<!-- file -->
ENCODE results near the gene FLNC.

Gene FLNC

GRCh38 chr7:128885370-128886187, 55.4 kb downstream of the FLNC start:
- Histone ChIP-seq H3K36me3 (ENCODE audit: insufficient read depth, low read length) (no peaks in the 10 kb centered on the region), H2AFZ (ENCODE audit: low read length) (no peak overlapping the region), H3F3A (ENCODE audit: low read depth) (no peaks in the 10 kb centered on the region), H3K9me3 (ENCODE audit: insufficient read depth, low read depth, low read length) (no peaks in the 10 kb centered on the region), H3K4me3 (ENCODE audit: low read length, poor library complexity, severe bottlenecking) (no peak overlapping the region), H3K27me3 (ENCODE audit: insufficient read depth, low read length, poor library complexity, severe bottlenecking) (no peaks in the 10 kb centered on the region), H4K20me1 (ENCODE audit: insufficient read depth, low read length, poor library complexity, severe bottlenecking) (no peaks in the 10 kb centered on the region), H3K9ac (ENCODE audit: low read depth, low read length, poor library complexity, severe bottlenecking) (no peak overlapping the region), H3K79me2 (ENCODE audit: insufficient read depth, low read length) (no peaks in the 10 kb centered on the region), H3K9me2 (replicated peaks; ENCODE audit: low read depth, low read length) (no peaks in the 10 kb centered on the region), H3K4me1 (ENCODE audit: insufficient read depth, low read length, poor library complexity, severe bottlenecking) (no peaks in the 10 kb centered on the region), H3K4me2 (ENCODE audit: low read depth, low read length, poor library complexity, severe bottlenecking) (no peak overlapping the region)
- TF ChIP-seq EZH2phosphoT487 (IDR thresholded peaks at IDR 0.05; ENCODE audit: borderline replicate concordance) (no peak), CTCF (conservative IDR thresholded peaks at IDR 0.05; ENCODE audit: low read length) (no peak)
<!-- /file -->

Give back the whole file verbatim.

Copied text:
ENCODE results near the gene FLNC.

Gene FLNC

GRCh38 chr7:128885370-128886187, 55.4 kb downstream of the FLNC start:
- Histone ChIP-seq H3K36me3 (ENCODE audit: insufficient read depth, low read length) (no peaks in the 10 kb centered on the region), H2AFZ (ENCODE audit: low read length) (no peak overlapping the region), H3F3A (ENCODE audit: low read depth) (no peaks in the 10 kb centered on the region), H3K9me3 (ENCODE audit: insufficient read depth, low read depth, low read length) (no peaks in the 10 kb centered on the region), H3K4me3 (ENCODE audit: low read length, poor library complexity, severe bottlenecking) (no peak overlapping the region), H3K27me3 (ENCODE audit: insufficient read depth, low read length, poor library complexity, severe bottlenecking) (no peaks in the 10 kb centered on the region), H4K20me1 (ENCODE audit: insufficient read depth, low read length, poor library complexity, severe bottlenecking) (no peaks in the 10 kb centered on the region), H3K9ac (ENCODE audit: low read depth, low read length, poor library complexity, severe bottlenecking) (no peak overlapping the region), H3K79me2 (ENCODE audit: insufficient read depth, low read length) (no peaks in the 10 kb centered on the region), H3K9me2 (replicated peaks; ENCODE audit: low read depth, low read length) (no peaks in the 10 kb centered on the region), H3K4me1 (ENCODE audit: insufficient read depth, low read length, poor library complexity, severe bottlenecking) (no peaks in the 10 kb centered on the region), H3K4me2 (ENCODE audit: low read depth, low read length, poor library complexity, severe bottlenecking) (no peak overlapping the region)
- TF ChIP-seq EZH2phosphoT487 (IDR thresholded peaks at IDR 0.05; ENCODE audit: borderline replicate concordance) (no peak), CTCF (conservative IDR thresholded peaks at IDR 0.05; ENCODE audit: low read length) (no peak)